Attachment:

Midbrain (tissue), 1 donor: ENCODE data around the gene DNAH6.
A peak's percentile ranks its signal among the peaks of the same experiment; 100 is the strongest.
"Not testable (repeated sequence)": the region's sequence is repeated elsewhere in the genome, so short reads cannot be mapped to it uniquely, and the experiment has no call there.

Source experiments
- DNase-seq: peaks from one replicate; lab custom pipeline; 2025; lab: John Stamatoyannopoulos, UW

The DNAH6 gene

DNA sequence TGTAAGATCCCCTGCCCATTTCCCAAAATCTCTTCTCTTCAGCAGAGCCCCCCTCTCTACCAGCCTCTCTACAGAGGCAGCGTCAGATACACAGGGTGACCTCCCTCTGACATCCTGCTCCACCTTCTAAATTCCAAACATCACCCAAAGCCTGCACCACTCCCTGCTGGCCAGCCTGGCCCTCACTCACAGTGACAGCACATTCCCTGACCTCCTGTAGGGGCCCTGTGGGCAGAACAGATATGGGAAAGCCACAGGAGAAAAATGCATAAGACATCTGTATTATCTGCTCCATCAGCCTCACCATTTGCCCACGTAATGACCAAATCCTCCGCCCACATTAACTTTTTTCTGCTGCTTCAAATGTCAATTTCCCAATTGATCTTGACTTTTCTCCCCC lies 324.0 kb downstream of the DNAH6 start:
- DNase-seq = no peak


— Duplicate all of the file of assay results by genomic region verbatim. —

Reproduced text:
Midbrain (tissue), 1 donor: ENCODE data around the gene DNAH6.
A peak's percentile ranks its signal among the peaks of the same experiment; 100 is the strongest.
"Not testable (repeated sequence)": the region's sequence is repeated elsewhere in the genome, so short reads cannot be mapped to it uniquely, and the experiment has no call there.

Source experiments
- DNase-seq: peaks from one replicate; lab custom pipeline; 2025; lab: John Stamatoyannopoulos, UW

The DNAH6 gene

DNA sequence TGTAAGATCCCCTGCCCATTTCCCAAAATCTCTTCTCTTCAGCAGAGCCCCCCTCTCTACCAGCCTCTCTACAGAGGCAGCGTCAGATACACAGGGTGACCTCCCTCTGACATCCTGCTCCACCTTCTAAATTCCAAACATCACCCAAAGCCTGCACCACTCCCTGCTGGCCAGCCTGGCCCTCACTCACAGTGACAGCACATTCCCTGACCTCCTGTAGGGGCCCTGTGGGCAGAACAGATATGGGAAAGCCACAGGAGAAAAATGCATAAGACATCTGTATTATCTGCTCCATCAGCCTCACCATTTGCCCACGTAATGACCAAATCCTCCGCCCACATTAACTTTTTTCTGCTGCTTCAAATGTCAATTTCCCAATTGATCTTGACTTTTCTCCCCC lies 324.0 kb downstream of the DNAH6 start:
- DNase-seq = no peak